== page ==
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Margaret Torigoe

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Our mailing address is:
Hui Okinawa
PO Box 1793
Hilo, Hawaii 96721-1793

Telephone: 808.895.0994

Hui Okinawa
Hui Okinawa was started in 1946 shortly after the end of World War II. One of the main purposes of our organization is to work together to preserve, and perpetuate the Okinawan culture, and to work with the community for the betterment of our multi-ethnic population.

Other goals/purposes of the organization are to foster fellowship among the members of the organization and among the various groups having varied cultural, ethnological and racial backgrounds; promote educational, charitable and benevolent causes: to render service to the local, state and international community, conduct public discussion groups, forums panels, lectures or other similar programs; to conduct Okinawan cultural programs, arts and crafts, exhibits, demonstrations, and athletic and social activities; and to disseminate Okinawan cultural and historical information via various media services.

Hui Okinawa has approximately 450 member families (totaling approximately 700 individuals) and it is one of the largest ethnic/cultural clubs on the Big Island. Hui Okinawa is a 501(c) (3)Non-Profit corporation.

Hui Okinawa is a member club of the umbrella organization, the Hawaii United Okinawa Association (HUOA). The HUOA has approximately 50 clubs statewide totaling approximately 40,000 individual members. The goal of all of HUOA’s activities is to enhance awareness of the Okinawa culture and heritage in Hawaii and to share its richness with others in Hawaii and worldwide. The HUOA plays an important role to foster the Okinawan ethnic identity.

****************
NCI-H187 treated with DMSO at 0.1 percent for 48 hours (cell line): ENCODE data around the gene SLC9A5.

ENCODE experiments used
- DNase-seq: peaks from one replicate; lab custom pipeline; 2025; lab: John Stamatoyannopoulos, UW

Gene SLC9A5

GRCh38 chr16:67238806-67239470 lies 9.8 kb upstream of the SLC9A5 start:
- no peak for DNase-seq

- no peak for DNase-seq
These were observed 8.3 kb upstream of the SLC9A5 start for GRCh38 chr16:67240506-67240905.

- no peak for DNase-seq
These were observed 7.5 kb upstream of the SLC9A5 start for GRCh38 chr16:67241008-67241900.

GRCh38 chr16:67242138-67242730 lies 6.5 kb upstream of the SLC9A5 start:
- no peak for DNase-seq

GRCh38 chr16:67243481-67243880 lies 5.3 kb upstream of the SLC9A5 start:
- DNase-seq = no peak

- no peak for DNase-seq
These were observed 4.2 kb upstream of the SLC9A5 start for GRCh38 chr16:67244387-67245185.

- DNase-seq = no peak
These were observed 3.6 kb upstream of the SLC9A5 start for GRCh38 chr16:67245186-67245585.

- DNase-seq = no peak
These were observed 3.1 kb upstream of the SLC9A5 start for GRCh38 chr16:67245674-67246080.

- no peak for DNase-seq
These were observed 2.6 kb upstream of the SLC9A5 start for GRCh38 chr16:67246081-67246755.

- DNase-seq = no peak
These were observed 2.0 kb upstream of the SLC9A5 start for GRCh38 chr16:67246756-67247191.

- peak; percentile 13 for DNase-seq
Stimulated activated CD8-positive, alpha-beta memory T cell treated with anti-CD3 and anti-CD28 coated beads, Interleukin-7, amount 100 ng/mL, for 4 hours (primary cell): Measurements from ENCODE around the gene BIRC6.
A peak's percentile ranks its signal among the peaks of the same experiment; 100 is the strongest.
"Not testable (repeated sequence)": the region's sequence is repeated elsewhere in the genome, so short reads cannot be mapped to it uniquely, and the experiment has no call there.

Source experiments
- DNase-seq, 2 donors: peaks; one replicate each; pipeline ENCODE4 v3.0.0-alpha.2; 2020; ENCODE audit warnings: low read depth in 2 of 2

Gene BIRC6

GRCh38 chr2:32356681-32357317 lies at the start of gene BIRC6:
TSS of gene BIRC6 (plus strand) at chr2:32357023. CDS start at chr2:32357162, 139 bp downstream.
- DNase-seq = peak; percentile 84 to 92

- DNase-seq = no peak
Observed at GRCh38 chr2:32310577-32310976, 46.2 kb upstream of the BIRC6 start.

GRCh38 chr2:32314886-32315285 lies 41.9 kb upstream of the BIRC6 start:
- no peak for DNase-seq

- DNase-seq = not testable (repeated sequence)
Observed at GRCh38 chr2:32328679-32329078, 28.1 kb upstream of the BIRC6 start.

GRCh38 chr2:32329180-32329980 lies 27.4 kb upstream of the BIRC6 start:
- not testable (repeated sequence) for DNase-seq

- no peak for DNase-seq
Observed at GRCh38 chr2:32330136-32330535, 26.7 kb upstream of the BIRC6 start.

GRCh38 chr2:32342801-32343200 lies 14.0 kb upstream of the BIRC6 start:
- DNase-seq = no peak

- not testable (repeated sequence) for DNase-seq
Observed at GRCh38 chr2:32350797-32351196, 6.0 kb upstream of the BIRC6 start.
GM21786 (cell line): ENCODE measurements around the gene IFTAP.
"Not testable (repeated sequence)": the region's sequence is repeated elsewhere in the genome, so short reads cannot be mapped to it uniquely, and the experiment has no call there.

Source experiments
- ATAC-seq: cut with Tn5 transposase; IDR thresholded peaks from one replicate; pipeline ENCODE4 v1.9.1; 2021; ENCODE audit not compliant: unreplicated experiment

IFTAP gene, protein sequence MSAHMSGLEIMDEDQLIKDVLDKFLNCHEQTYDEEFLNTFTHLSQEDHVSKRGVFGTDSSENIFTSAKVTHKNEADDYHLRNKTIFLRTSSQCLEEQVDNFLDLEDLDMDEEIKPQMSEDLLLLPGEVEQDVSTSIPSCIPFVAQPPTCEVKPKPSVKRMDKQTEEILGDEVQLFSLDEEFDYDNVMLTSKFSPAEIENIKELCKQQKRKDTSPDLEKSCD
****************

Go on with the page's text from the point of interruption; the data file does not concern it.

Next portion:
History of Hui Okinawa
By Alma Yogi and Isamu “Ham” Kaneshiro
Hui Okinawa (or Hui Hanalike as it was originally named) was established as a direct cause of World War II. As part of the United States’ military strategy, the US launched the Battle of Okinawa. The islands of Okinawa were needed by the Allied Forces to invade and vanquish the Japanese Empire. More than 200,000 people had been killed and Okinawa was devastated. Important documents, priceless cultural treasurers, homes and farmlands were ravaged and destroyed after months of bombings and air raids. In late 1945 the U.S. Army requested that the people of Hawaii help clothe and feed the people of war-torn Okinawa.

The Uchinanchus of Hawaii responded generously – tons of clothing and canned goods, school supplies, textbooks, money livestock, vegetable and flower seeds were collected and sent to their ancestral homeland.

This mass effort was the beginning of Hui Okinawa. As the niseis of the Big Island worked to collect items for Okinawa, they realized that an organization was needed. In 1946, a nucleus of nisei Uchinanchus met and formally formed Hui Hanalike. The Rev. Stephen Desha of Haili Church suggested the name Hui (Group) Hana (Work) and Like(together) - a group of Okinawans to work together for the betterment of all Uchinanchus on the Big Island and to preserve and perpetuate the Okinawan culture.

In November of 1946, the first set of officers were elected and installed. They held fundraisers and gave scholarships to high school graduates of Okinawan ancestry. In the 1970s and 1980s the club sponsored performances of Okinawan music and dance, held club picnics, shinnen enkai, and keirokais. Lectures on Okinawan culture were also sponsored.

The club’s name was changed to Hui Okinawa in the 1980s. Today, our membership includes about 500 member families. Hui Okinawa still gives scholarships to outstanding high school and university students. Keirokai are still held to honor our elderly members. Classes on Okinawan dance, taiko, sanshin, koto, and cooking have been held for interested club members.

The club has fulfilled its goals of honoring its ancestors, perpetuating its culture and working with the community for the betterment of Hilo’s multi-ethnic population.


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